TRAVEL: YSL’s Morocco
Journey to the heart of the bountiful retreat that beloved fashion icon Yves Saint Laurent called home.
Words: Kirsten Magwood
Images: Kirsten Magwood, Pierre Boulat & IFC Films
With a title like L’amour Fou, one might expect this documentary about Yves Saint Laurent and his life-mate Pierre Berger to be a wild ride through decades of decadence set off by the 1960’s inception of “The House of Yves Saint- Laurent.” By contrast, the film is more of a slow waltz as Berge, YSL’s stoic surviving partner, leads preparations for the 2009 auction of the 733 paintings and “Objets d’art” acquired over their 50-year relationship. The two married just days before YSL’s death perhaps with the tasks documented by this film in mind. As he prepares the souvenirs of his life journey for Christies, he tells the tales of their acquisition, each piece revealing a new dimension of the adventures he shared with Yves. Though early on Berge says that he is letting go of the collection pieces to “set them free,” it becomes clear that selling the collection is less about their freedom than his own.
Angle and intimacy are what make the film unique as first-time filmmaker Pierre Thorreton captures Mr. Berge at such a poetic and vulnerable moment. Yves Saint Laurent’s career has been well documented since he took over the House of Dior at the age of 21. Making a clever departure from the typical use of models, editors and celebs, the film tells a designer’s tale. Thorreton provides a new take on an old story by relying almost exclusively on the perspective of YSL’s lover and business partner sprinkled lightly with commentary from his most notable muses Loulou de la Falaise and Betty Catroux. He met Berge over a decade ago through his son’s grandmother, famous French actress Catherine Deneuve. It is this long-standing relationship that allowed Berger to speak openly, share home movies and private pictures—all of which give the film a very personal touch. At times, the film is so “inside” that you might catch a glimpse at the ghost of Yves Saint Laurent during the beautiful gliding shots of his home, personal affects and inspirations.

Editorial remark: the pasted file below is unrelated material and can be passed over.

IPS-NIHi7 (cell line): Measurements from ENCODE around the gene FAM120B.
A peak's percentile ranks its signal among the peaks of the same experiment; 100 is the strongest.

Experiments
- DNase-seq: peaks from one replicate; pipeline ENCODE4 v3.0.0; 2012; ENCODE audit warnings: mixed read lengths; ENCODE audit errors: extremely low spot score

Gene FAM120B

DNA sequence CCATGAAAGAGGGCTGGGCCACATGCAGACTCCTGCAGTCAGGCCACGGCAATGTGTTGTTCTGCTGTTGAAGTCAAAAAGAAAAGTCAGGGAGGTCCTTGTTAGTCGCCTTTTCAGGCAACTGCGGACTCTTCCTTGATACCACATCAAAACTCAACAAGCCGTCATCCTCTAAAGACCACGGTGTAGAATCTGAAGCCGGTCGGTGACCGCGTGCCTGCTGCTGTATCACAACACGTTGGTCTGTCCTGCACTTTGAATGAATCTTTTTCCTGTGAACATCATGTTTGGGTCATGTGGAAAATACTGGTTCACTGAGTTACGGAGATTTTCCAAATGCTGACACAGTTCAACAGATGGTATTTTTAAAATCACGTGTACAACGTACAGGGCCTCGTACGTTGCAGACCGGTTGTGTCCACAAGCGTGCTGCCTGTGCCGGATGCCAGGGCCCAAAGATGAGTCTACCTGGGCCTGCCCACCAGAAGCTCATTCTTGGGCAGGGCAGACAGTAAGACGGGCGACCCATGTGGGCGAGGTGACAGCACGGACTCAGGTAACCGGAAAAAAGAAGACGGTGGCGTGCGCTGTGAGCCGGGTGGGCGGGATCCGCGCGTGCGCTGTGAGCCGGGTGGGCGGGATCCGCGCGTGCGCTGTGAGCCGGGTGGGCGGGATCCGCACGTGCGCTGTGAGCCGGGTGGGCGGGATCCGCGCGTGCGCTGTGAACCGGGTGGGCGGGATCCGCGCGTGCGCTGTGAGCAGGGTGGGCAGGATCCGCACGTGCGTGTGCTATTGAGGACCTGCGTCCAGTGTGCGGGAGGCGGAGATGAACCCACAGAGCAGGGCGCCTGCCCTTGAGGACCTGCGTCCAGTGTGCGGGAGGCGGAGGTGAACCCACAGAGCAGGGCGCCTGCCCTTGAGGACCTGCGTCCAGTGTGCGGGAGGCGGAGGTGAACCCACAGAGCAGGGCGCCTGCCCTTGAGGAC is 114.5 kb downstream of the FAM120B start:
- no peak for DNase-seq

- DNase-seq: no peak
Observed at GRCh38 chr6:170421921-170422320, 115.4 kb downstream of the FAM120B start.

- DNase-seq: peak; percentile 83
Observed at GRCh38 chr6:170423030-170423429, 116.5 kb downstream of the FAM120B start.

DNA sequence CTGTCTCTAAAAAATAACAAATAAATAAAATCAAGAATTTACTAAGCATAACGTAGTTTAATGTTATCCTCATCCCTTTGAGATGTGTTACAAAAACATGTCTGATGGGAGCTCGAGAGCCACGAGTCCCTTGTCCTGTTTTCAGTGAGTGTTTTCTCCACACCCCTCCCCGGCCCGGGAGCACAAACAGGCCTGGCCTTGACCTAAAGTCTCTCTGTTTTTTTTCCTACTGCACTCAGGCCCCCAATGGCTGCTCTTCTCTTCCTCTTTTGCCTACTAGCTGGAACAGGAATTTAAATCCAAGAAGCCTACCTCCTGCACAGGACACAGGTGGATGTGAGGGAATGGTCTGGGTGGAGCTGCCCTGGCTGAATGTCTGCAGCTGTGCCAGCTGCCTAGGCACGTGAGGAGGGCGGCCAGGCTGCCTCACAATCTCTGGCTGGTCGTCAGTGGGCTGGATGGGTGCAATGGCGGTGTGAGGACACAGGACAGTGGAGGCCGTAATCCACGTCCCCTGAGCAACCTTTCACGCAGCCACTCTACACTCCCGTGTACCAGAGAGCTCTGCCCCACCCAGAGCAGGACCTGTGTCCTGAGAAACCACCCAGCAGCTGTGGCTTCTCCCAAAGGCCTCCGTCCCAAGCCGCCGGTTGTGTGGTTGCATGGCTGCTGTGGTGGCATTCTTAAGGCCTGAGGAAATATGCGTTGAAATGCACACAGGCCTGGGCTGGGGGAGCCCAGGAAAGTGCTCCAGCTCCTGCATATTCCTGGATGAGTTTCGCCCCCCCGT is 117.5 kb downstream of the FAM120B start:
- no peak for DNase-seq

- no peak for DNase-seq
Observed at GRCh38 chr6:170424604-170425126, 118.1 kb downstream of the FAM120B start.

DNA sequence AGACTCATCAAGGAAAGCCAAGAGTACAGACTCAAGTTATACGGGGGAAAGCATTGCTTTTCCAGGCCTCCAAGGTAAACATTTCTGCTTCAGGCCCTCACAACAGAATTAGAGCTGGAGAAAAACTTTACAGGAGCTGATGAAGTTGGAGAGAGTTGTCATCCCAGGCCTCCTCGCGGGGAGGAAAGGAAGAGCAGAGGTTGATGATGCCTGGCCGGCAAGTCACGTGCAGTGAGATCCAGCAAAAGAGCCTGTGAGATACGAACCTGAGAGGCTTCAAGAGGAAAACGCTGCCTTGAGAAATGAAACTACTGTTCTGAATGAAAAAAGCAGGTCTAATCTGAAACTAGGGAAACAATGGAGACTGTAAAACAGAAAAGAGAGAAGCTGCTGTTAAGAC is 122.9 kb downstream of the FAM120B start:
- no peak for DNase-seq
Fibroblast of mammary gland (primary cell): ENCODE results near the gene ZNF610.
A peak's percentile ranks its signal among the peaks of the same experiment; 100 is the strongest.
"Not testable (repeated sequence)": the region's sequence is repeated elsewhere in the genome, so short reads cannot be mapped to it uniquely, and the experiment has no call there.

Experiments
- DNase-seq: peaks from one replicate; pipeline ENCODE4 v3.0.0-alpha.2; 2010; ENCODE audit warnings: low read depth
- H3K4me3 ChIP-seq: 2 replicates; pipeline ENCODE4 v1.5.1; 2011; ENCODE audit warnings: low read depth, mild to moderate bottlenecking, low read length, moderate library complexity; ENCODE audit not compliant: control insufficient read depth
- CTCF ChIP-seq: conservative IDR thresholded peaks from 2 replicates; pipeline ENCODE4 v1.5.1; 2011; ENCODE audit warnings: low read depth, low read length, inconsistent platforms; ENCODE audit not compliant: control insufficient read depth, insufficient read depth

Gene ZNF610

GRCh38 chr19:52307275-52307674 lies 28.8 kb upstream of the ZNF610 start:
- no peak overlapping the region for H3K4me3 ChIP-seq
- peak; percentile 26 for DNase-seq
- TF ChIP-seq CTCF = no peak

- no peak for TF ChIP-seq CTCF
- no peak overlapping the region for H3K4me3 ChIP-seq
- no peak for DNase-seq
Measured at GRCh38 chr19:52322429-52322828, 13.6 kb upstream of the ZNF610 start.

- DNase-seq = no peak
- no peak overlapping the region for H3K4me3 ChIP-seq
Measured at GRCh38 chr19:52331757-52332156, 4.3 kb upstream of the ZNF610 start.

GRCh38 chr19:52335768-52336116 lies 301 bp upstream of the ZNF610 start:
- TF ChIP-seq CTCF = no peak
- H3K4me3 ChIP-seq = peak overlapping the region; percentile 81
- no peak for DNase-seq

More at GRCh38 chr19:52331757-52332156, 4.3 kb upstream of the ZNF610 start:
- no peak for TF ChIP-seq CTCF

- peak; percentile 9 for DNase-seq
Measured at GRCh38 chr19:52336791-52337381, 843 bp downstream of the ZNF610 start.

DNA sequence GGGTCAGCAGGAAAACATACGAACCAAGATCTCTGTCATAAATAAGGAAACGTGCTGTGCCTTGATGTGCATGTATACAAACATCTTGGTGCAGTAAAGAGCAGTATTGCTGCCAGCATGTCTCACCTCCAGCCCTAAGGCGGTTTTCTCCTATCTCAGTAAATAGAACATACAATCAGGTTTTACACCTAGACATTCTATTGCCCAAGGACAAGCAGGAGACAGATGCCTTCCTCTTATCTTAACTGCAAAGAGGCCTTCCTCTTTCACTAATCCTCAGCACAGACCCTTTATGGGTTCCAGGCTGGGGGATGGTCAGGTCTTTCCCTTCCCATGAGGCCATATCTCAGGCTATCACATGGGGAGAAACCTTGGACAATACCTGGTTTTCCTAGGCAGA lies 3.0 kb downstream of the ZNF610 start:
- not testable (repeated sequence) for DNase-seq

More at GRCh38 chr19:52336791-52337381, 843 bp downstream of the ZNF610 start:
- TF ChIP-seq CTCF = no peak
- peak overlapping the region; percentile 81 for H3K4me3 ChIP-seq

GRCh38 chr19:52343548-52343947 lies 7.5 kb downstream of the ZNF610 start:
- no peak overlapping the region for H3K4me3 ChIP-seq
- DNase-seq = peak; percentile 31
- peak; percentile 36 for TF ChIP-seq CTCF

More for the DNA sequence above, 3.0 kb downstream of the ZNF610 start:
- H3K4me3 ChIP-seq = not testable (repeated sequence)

Africa topped the list of YSL’s greatest inspirations as evidenced in the colors and designs that span his 50-year design career. Though he made his name in Paris, he was born in Algeria, and after each fashion presentation, he would retreat to Morocco to rest, reflect and recharge. He’d return to the runways of Paris bringing saruels, jilaba, colors and notably, the models of Africa. YSL once referred to Somali super model Iman as his “dream woman” and is lauded as the first designer to use models of various hues in major campaigns and runways shows. His home in Marrakech was the setting for some of the couple’s most opulent art pieces, and Berge’s most vivid memories in film. YSL spent many of the last years of his life in Marrakech with his French bulldog Moujik. It is no surprise that when he died in 2008, Yves’ ashes were scattered adjacent to his home in the Majorelle Garden, one of his favorite places in the world. Bergé said at the funeral service: “But I also know that I will never forget what I owe you and that one day I will join you under the Moroccan palms…”
The Majorelle Garden, which is Yves Saint Laurent’s place of rest, was originally built in 1912 by John Majorelle, a French painter. Like Yves, Majorelle was drawn to the culture and climate of Marrakech as an escape. He set up his workspace and imported cacti, plants and flower from the Canary Islands, Central America and France to dance with the distinctly Moroccan architecture. He painted his garden oasis a vibrant cobalt that became known as Majorelle Blue. When Laurent and Berge acquired the garden in the ‘80s, maintaining it’s electric hue was vital to the restoration. The garden soon became Yves’ gift to Morocco, a symbol of the love that he had for the country and it’s people. Majorelle Blue is the color of that love. The electric color spills into the art, couture and designs of local artisans who share a passion for Morocco and the haute couture legacy of it’s favorite resident, Yves Saint Laurent.
Images of Morocco by Kirsten Magwood. Images of Yves Saint Laurent Courtesy of IFC Films and Pierre Boulat.